Generally, the transfer position is set to occur when the cavities are nearly full and when the screw's forward movement nears zero. Final cushion position is normally achieved a short time later, after hold pressure has had a chance to pack the part. Hydraulic pressure is typically lowered slightly after transfer to reduce the possibility of flashing.
Figure 2A shows things weren't working this way. The left red vertical line marks the point where transfer is expected, about 1 sec into the shot. The screw has almost stopped its forward movement and the velocity is near zero. The hydraulic-pressure trace should have dropped to approximately 500 psi, but it remained at about 650 psi, which was the maximum pressure setting. This situation indicates that the machine hasn't transferred to pressure control and is still trying to control by velocity. (By the way, the twin peaks in the pressure curve at the start of the shot are characteristics of this particular machine when very rapid screw acceleration occurs. The hydraulic pressure overshoots the specified 650-psi upper pressure limit.)
The other two vertical red lines indicate where actual transfer is occurring for the two shots recorded. The difference between expected transfer time and the shot shown in blue is about 1 sec, roughly twice what it should have been. During this extra fill time, elevated pressure was exerted on the melt for a prolonged period, causing flash and over-packing. The shot represented by the yellow trace wasn't quite so bad but still suffered from an unacceptably long fill time that caused inconsistent part sizes.
What caused all this process variation? The transfer wasn't happening when it should, suggesting that the machine was "fighting" to achieve transfer. It kept applying all the pressure it could until the screw position finally reached the pre-set transfer position. In essence, the machine was packing the part under velocity control rather than pressure control. The cause was that the transfer point was set too close to the cushion position.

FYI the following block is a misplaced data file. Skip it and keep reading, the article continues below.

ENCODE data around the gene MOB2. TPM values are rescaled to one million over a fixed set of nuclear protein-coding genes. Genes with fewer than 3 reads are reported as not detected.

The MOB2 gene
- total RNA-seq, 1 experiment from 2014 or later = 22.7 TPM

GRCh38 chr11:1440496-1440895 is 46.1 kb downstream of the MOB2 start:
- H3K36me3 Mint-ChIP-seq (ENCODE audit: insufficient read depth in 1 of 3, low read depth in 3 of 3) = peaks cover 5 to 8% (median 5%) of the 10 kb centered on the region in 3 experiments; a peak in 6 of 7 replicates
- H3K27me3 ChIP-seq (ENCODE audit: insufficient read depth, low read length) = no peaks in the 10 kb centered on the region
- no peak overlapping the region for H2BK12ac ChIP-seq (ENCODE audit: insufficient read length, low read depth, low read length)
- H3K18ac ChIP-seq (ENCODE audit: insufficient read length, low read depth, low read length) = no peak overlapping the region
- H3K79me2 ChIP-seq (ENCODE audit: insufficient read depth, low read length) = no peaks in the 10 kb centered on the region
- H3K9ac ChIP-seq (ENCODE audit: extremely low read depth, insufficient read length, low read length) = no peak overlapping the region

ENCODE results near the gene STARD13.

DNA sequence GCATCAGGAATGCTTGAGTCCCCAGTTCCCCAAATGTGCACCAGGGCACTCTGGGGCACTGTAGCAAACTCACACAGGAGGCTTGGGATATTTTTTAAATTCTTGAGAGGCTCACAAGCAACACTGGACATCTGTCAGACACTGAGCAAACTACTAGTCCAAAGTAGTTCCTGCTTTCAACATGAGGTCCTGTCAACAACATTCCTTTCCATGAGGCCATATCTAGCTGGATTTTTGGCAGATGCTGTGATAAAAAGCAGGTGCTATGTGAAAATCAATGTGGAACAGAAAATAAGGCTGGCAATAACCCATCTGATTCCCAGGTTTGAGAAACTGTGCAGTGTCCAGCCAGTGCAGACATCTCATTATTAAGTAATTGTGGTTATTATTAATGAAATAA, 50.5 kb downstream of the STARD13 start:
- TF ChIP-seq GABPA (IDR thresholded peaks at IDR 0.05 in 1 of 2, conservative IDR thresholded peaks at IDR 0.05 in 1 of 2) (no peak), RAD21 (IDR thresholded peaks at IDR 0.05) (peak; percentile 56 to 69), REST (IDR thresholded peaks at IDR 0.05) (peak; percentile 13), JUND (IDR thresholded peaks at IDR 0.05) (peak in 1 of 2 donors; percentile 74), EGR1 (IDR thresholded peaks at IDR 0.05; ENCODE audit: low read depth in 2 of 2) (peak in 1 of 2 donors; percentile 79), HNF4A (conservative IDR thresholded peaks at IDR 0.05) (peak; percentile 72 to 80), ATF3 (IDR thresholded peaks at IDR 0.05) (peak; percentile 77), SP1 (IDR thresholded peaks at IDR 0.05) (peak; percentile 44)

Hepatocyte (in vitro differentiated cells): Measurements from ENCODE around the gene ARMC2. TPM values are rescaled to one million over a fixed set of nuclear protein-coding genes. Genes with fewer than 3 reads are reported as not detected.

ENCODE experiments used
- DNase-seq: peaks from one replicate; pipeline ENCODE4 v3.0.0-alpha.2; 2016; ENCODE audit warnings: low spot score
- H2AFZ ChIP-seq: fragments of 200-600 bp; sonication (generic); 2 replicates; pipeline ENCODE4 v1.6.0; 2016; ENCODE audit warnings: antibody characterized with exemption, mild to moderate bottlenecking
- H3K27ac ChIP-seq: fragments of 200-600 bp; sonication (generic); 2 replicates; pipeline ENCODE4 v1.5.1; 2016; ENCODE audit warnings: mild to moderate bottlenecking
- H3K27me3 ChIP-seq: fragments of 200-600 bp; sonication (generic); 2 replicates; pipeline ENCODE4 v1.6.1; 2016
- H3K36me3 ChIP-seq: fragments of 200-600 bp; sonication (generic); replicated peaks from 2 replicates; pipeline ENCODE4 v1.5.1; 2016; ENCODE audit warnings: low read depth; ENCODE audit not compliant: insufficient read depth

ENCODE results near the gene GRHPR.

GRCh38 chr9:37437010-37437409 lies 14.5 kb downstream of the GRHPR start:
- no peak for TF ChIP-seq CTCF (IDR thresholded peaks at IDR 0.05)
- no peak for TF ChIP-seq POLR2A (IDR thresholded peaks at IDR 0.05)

The problem was corrected by slightly increasing the transfer position. This strategy allowed transfer to be reached just as the screw slowed down, thus avoiding prolonged high pressure under velocity control. Figure 2B shows two shot traces after the process adjustment was made. Transfer always happens at the same time, and there is no evidence of inconsistent hold times.
A machine is not "process capable" if it cannot repeatedly produce good parts, even though the settings are "correct." Some machines may be incapable under some circumstances and capable under others.
Figure 3A shows two shots made on a 90-ton press running glass-filled polycarbonate. Gate blush resulted in an unacceptably high percentage of rejects. Significant indicators in this profile include the "crook" in the position trace and the corresponding low velocity, as well as the variability between the two shots, as shown by the blue and yellow traces. Low velocity during the early fill stage is an intentional process setting, not the result of a cold slug as might be suspected. Rather, the gate blush appeared to be related to the process variation. After some experimentation and observation of shot profiles, the molder discovered that the variability could be eliminated by increasing the average velocity during initial fill from about 1.0 in./sec to about 2.0 in./sec.
Figure 3B shows the profile for two shots after the fill-speed increase. Shot-to-shot variability disappeared, and so did the gate blush. This machine wasn't able to maintain the velocity setting when set below 2 in./sec. However, above that setpoint it proved capable.
Short shots, sinks, part-weight variation, and war- page can be caused by insufficient cushion length.
The hold phase can't do its work without an ample cushion, and if cushion length reaches zero you are guaranteed to make bad parts. So whenever cushion length changes, it's time to take action.
Figure 4A shows an alarming decline in cushion length over the hold period. This parameter should remain steady and level. A simple fix might be just to increase shot size to compensate for the diminished cushion, but this strategy amounts to treating the symptom and not the cause.
As the cushion gets smaller during hold, where is the material going? The cavity is already filled and packed, and the gates are frozen. The probable answer is that material is going back into the barrel. The check ring isn't doing its job and has permitted the melt to re-enter the barrel, allowing the screw tip to continue to move forward. While hydraulic pressure is maintained on the screw, constant pressure is not maintained on the melt and the cavity. Undersized and under-packed parts result. After replacing the bad check ring, Figure 4B shows that cushion length stays constant throughout the hold period.